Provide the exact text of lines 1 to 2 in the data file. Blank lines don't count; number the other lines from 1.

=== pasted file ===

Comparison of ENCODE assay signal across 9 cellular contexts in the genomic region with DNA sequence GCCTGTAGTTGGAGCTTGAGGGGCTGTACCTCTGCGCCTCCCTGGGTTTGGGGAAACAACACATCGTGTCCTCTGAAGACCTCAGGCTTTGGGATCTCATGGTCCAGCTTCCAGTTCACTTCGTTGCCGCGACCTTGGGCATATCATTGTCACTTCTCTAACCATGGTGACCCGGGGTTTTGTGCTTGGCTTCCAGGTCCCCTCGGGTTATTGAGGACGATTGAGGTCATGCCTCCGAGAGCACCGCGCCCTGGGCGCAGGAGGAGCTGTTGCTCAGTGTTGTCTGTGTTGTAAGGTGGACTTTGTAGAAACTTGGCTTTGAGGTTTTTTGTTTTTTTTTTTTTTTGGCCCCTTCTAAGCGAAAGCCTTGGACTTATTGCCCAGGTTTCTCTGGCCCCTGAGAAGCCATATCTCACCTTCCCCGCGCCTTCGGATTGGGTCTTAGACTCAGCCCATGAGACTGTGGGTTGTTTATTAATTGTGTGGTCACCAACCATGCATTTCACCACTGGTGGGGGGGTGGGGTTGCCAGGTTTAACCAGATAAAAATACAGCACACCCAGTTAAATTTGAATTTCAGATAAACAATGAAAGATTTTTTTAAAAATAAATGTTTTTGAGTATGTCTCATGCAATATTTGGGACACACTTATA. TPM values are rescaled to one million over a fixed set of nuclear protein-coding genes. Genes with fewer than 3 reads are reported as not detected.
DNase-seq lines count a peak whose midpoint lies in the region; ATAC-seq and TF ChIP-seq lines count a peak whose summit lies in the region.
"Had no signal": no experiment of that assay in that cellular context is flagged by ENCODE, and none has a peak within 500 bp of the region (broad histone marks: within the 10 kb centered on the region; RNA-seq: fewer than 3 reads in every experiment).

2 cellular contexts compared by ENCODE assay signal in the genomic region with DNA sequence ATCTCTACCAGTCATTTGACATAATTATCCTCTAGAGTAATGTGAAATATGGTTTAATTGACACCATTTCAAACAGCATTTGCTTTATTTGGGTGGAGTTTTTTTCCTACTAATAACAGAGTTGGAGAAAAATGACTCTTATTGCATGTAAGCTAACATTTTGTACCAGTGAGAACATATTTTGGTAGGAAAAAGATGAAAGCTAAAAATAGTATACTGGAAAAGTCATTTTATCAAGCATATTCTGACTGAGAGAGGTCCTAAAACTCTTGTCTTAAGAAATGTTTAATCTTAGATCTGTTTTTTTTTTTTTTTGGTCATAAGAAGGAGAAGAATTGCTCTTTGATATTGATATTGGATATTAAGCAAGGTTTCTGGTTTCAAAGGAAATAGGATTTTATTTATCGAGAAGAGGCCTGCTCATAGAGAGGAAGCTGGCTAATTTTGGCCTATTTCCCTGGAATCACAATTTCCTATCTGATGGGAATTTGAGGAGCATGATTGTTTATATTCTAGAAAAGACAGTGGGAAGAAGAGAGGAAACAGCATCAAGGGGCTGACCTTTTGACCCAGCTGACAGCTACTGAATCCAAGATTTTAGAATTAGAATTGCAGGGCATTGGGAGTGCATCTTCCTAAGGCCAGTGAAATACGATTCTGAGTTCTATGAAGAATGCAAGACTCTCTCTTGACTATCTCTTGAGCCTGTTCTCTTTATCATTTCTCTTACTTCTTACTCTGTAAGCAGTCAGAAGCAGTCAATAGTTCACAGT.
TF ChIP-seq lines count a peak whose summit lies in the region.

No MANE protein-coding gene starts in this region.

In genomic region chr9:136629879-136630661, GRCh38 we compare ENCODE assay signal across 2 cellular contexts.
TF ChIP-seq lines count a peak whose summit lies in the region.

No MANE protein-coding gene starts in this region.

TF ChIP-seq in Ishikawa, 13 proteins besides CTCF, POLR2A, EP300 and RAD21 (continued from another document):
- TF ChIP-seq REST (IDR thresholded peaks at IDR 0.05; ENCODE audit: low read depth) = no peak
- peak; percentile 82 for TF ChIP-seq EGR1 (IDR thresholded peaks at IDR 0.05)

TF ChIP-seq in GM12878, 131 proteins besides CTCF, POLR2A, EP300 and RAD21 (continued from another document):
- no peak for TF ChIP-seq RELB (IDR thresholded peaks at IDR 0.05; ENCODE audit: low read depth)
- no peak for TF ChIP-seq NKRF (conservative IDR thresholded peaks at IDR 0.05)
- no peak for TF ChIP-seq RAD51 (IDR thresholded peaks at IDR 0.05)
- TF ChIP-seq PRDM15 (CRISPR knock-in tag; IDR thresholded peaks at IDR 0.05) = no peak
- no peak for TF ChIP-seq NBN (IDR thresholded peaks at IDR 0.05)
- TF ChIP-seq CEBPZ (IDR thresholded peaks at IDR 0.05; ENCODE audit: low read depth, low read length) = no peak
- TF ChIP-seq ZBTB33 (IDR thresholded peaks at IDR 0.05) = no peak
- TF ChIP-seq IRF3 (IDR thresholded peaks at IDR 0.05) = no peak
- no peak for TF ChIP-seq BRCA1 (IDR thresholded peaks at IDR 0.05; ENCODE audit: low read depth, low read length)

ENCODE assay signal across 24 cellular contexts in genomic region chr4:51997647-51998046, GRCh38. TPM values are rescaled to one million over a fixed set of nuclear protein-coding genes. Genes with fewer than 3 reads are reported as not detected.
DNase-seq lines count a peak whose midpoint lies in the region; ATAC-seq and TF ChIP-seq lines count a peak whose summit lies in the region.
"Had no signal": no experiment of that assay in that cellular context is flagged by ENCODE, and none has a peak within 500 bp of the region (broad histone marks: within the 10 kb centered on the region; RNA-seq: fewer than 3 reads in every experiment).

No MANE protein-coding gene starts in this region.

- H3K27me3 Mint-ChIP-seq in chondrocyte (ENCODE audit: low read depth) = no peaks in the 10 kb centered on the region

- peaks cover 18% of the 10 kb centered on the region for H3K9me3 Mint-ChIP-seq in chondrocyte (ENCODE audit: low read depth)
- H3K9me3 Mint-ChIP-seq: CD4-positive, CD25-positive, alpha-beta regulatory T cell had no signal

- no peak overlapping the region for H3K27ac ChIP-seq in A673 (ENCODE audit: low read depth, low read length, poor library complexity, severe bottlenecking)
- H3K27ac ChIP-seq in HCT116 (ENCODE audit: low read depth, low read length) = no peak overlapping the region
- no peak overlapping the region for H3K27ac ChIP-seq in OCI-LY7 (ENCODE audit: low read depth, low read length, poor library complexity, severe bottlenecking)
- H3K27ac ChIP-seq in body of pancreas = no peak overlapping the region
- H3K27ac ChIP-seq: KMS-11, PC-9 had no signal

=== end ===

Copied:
Comparison of ENCODE assay signal across 9 cellular contexts in the genomic region with DNA sequence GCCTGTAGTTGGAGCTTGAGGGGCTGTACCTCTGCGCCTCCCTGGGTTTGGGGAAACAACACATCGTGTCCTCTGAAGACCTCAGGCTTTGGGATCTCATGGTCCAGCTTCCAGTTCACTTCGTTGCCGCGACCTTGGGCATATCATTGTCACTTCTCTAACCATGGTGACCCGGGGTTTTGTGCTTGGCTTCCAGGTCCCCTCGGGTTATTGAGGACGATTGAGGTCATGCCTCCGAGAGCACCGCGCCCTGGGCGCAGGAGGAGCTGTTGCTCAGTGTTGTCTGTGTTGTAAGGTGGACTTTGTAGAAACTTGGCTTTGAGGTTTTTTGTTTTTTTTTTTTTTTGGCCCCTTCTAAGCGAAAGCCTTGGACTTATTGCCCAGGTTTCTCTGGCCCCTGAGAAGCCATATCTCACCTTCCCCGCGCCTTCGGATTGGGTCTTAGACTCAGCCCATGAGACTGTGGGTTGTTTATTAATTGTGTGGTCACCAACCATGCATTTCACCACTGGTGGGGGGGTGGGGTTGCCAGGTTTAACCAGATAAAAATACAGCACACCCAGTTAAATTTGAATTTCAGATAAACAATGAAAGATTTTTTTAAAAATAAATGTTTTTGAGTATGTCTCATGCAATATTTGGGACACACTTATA. TPM values are rescaled to one million over a fixed set of nuclear protein-coding genes. Genes with fewer than 3 reads are reported as not detected.
DNase-seq lines count a peak whose midpoint lies in the region; ATAC-seq and TF ChIP-seq lines count a peak whose summit lies in the region.